This may be considered part two of the previous entry about wildlife. This one deals with seagulls. We have them here in southern Alberta. We are 463 miles (745 kilometres) from Vancouver, and the nearest sea or ocean. They are definitely seagulls: they sound like them and look like them, down to the webbed feet.
I noticed them decades ago, and wondered how they arrived here. I was told many years past that the gulls followed the settlers’ wagons here. That explanation is of course silly, for a number of reasons.
Assuming that all settlers started from harbour towns – which is improbable - why would sea-birds leave the coast? I was informed that they liked what settlers threw, as garbage, out the back of their wagons. Well, I think settlers – frugal people - aren’t going to discard so much that they would entice gulls away from a sure and easily obtained buffet on the seashore.
If the birds pursued colonists’ wagons, why did they not follow others’? Pedlars, soldiers, navvies building roads… And why would they follow settlers all the way to the prairies? Why are there not flocks of seagulls all along the route from the St Lawrence to Alberta?
No, clearly there is another explanation for the presence of these birds-out-of-water. They have been in this town for as long as I can remember, but flying about this apartment building is new. Not having fish to catch, the gulls have turned to scavenging, and are rivals of the crows. I have seen fewer magpies this year, and more crows, and many more gulls. As may be observed, they visit the outsider-cats’ dish from time to time, to see what leftovers may be had. I don’t begrudge them a meal. Nature’s restaurant is not always well-stocked with every species’ favourite fare.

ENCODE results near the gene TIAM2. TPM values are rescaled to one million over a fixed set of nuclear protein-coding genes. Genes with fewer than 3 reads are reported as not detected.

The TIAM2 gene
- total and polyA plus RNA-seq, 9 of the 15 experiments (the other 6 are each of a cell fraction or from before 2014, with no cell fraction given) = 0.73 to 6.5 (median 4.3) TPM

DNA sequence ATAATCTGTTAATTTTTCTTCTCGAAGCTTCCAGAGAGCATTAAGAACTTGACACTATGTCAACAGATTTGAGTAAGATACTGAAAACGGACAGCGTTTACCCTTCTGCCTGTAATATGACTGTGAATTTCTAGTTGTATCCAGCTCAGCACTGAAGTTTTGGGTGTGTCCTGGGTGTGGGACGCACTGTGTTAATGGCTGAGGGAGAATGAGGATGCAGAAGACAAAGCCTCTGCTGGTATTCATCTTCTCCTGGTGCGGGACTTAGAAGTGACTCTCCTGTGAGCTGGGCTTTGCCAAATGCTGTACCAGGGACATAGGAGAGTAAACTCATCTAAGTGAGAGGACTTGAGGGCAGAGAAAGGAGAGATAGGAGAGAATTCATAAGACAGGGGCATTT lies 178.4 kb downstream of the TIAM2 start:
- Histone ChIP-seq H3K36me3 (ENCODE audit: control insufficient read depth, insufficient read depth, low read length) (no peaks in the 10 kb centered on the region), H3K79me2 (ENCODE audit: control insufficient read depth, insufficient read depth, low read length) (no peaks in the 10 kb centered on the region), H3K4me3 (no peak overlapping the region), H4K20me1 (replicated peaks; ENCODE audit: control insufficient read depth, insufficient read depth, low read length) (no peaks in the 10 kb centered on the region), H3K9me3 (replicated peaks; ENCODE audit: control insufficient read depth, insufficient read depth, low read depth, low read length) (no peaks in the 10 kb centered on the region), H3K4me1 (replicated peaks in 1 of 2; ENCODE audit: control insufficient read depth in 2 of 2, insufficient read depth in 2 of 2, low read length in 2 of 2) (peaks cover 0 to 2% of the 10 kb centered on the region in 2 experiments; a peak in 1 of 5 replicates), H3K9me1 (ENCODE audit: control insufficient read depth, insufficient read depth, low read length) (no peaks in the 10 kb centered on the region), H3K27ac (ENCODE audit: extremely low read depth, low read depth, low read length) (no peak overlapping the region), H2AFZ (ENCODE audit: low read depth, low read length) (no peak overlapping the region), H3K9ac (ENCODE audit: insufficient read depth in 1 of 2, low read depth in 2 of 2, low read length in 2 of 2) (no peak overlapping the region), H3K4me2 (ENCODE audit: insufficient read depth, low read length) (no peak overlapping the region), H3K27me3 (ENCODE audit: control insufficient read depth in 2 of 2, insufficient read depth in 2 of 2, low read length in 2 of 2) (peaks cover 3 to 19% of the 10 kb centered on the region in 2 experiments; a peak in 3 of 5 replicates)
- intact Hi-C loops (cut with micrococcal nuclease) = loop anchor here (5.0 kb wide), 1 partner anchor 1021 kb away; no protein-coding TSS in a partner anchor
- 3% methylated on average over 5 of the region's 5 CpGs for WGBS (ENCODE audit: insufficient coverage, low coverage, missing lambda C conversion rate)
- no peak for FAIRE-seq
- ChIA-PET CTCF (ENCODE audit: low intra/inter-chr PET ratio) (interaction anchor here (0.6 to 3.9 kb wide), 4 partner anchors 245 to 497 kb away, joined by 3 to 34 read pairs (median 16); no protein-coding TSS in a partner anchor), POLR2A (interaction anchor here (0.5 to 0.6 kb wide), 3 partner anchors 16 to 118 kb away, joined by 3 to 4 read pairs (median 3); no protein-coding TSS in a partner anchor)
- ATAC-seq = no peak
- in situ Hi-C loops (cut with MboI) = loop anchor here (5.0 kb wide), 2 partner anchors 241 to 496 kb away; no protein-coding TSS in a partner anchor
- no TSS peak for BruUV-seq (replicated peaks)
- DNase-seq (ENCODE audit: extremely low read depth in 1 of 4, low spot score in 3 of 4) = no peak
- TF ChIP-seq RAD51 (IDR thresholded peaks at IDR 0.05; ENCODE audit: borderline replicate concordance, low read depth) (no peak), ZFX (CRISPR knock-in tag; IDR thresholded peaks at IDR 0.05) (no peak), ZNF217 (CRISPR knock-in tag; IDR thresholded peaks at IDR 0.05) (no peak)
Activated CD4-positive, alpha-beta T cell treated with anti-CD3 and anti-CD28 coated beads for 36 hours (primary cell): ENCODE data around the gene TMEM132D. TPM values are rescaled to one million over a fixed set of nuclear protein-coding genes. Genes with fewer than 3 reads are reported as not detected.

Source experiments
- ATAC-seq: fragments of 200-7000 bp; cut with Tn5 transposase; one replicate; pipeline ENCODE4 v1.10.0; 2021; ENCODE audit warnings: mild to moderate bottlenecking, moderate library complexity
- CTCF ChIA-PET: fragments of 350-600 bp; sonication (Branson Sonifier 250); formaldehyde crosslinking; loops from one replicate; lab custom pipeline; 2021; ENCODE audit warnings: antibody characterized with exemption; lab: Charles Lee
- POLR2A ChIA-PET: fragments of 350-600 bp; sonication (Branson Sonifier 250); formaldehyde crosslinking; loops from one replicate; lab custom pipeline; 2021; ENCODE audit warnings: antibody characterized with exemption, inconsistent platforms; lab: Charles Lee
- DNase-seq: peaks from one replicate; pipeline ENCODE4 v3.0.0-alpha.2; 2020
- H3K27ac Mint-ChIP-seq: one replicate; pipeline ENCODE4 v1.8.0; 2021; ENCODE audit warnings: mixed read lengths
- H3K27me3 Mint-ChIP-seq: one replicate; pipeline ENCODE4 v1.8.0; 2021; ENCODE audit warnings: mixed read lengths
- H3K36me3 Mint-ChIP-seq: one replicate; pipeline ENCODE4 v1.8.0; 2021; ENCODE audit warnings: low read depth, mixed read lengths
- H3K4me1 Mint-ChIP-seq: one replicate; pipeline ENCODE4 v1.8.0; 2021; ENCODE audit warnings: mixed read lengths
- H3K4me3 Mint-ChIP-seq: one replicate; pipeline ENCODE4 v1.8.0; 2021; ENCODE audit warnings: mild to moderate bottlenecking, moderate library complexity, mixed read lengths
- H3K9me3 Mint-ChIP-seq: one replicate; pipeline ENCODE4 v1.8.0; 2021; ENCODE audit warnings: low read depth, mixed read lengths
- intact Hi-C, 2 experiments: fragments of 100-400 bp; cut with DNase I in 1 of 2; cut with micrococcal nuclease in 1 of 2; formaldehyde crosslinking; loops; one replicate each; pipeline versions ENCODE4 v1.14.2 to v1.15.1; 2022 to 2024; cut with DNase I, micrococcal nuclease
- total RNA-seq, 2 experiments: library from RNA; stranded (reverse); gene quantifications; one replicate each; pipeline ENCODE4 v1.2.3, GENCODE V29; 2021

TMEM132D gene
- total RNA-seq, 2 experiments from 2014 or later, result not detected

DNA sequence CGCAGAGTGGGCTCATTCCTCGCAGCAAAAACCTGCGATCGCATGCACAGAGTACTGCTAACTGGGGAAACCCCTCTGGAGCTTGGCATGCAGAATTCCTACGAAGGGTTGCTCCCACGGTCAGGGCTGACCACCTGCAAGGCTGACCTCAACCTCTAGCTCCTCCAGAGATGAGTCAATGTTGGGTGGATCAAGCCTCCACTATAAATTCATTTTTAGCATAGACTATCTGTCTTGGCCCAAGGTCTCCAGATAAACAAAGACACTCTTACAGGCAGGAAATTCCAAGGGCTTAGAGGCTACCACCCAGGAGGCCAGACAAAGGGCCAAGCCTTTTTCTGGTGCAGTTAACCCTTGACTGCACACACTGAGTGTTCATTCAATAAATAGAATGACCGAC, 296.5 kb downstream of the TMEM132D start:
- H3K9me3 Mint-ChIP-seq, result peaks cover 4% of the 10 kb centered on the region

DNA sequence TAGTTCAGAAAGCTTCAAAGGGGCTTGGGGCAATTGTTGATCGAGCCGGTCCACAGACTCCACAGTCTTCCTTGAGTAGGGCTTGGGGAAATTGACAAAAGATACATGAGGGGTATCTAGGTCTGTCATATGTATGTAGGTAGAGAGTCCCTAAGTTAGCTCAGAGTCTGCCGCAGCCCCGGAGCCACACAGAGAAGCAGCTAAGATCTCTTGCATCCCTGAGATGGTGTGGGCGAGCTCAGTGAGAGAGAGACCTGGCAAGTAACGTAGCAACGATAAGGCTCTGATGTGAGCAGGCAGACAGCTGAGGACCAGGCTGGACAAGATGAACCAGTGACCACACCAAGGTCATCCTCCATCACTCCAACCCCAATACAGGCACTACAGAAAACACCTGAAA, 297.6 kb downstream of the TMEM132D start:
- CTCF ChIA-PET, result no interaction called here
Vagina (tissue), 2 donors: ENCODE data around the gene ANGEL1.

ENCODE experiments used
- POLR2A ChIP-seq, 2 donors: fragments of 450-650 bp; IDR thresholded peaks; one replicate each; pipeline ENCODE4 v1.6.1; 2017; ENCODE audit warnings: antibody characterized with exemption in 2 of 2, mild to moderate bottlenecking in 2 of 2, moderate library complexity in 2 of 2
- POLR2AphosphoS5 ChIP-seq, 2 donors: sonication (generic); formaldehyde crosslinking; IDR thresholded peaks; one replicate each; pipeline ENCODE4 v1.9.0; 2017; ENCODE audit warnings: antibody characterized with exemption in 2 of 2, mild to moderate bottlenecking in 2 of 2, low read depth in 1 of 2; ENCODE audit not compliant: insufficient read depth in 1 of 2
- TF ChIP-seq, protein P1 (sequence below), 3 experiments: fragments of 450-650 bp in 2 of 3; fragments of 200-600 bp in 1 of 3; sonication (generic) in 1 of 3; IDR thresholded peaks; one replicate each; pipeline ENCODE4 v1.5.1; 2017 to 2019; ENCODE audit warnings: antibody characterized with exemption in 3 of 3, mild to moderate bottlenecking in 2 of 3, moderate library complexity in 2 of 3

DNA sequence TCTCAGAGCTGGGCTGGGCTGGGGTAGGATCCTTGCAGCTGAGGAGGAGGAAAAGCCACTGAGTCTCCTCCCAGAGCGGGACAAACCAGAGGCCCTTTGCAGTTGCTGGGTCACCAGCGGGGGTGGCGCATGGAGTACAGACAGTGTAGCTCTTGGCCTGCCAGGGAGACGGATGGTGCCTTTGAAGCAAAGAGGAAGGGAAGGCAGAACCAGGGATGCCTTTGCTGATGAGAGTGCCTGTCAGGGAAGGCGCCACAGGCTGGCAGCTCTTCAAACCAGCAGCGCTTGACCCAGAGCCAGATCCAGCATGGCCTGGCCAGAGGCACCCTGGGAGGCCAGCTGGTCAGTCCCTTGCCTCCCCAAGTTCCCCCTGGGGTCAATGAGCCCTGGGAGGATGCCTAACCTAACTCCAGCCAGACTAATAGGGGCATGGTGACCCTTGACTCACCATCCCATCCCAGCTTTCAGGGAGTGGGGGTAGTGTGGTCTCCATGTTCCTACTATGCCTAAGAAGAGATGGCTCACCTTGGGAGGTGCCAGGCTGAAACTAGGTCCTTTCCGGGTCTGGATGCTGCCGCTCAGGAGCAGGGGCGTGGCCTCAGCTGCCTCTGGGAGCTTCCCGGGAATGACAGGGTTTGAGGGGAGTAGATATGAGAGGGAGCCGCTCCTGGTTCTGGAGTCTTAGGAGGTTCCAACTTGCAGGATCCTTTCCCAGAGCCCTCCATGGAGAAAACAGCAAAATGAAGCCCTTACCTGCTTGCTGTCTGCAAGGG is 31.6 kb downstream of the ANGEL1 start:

Other than Hugo (who is now known to be Finn, a cat with a home, though perhaps not as much soft-food as he would like), I have had no outsider-cats visiting Café Cosy. Sable and Sablette have not been seen for a couple of months. So, if a skunk (perhaps Horace, from last year) wishes to eat the hard-food during the night, and seagulls the soft-food remnants during the day, I won’t turn them away. Wildlife needs all the help it can get these days, even – or especially – those expatriates, the seagulls, on the dry shores of our inland sea.